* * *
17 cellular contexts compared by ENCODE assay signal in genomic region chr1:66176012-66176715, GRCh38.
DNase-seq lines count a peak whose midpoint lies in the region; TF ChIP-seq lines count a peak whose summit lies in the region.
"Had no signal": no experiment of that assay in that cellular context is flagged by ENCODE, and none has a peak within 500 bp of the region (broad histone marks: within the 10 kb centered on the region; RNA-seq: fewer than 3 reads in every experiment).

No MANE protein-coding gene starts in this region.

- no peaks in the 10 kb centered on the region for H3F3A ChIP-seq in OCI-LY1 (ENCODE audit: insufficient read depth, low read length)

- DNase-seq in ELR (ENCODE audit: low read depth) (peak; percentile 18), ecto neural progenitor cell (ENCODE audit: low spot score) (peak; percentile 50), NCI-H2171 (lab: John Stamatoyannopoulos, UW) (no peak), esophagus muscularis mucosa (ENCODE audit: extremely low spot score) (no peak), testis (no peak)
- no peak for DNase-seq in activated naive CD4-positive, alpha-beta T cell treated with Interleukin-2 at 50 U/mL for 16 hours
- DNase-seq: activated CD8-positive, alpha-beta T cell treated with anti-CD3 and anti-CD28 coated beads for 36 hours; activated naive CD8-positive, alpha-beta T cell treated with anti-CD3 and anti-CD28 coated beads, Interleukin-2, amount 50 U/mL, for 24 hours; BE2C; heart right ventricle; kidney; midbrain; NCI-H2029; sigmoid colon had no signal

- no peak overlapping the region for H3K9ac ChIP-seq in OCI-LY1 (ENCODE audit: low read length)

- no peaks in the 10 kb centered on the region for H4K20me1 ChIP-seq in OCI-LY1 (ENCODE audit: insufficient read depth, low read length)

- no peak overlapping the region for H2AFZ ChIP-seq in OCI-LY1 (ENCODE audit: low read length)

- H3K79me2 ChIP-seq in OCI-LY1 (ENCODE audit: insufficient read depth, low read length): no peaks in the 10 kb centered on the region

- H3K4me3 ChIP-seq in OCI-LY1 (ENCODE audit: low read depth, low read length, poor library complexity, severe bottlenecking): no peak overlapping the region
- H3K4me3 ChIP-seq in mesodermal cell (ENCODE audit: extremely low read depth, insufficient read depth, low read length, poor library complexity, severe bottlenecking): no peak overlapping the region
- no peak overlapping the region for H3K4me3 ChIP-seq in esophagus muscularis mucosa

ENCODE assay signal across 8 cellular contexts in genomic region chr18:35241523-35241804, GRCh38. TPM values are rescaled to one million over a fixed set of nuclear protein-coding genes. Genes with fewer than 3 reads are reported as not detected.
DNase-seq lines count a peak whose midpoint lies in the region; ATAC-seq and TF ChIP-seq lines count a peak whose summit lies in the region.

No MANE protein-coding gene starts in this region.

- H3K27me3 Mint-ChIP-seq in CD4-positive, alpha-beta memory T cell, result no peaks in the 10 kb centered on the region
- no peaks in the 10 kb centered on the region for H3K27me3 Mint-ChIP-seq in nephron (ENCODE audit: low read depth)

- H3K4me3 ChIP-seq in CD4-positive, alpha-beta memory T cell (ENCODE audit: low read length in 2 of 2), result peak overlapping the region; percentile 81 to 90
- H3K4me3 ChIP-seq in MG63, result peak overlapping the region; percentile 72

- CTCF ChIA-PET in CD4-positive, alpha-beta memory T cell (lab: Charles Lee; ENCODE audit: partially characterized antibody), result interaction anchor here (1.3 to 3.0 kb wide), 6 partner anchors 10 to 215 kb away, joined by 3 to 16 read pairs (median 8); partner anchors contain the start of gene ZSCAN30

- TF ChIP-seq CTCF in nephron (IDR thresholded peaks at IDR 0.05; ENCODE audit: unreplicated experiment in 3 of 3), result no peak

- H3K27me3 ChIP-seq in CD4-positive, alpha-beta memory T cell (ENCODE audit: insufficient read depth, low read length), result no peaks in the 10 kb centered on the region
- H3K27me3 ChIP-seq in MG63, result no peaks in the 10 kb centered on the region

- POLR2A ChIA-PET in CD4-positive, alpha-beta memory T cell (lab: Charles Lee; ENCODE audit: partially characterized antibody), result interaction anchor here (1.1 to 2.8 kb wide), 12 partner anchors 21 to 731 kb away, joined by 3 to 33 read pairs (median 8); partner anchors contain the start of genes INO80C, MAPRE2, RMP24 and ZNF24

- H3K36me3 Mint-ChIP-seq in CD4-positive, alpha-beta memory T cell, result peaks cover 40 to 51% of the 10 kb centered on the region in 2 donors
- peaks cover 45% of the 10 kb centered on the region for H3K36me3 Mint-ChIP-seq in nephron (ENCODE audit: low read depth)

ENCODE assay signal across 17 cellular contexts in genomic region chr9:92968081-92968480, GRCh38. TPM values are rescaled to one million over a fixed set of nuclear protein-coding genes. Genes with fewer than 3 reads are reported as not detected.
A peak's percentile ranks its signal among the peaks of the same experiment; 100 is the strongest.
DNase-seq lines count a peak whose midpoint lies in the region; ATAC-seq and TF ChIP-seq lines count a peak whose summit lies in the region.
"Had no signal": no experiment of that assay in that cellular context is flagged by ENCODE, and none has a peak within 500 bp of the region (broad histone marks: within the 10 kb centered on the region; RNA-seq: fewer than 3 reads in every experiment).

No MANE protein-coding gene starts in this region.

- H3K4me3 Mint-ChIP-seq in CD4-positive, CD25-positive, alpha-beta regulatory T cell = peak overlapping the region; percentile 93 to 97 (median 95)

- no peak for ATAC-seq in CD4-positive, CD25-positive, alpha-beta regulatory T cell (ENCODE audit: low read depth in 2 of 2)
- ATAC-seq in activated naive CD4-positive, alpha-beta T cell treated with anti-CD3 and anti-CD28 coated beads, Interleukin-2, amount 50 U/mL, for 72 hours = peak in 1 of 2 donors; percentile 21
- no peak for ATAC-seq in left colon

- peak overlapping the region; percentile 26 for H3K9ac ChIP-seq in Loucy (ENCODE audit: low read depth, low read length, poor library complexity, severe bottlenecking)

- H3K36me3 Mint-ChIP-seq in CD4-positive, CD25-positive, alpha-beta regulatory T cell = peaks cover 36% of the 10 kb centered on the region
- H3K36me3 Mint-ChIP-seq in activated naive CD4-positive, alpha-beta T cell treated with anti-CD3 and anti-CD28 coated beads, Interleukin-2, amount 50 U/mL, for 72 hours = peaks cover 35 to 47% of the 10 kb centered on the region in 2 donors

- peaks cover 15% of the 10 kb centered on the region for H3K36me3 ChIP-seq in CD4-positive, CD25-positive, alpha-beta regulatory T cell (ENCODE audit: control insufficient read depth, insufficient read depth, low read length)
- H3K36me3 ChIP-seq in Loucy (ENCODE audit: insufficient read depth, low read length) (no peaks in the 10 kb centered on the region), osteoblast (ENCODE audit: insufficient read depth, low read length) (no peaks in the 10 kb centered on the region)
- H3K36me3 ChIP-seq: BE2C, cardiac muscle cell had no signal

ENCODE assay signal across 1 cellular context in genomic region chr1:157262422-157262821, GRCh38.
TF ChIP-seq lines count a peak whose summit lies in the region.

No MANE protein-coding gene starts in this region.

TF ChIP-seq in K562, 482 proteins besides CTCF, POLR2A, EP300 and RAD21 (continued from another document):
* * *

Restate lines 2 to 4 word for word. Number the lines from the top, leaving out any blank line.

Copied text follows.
DNase-seq lines count a peak whose midpoint lies in the region; TF ChIP-seq lines count a peak whose summit lies in the region.
"Had no signal": no experiment of that assay in that cellular context is flagged by ENCODE, and none has a peak within 500 bp of the region (broad histone marks: within the 10 kb centered on the region; RNA-seq: fewer than 3 reads in every experiment).

No MANE protein-coding gene starts in this region.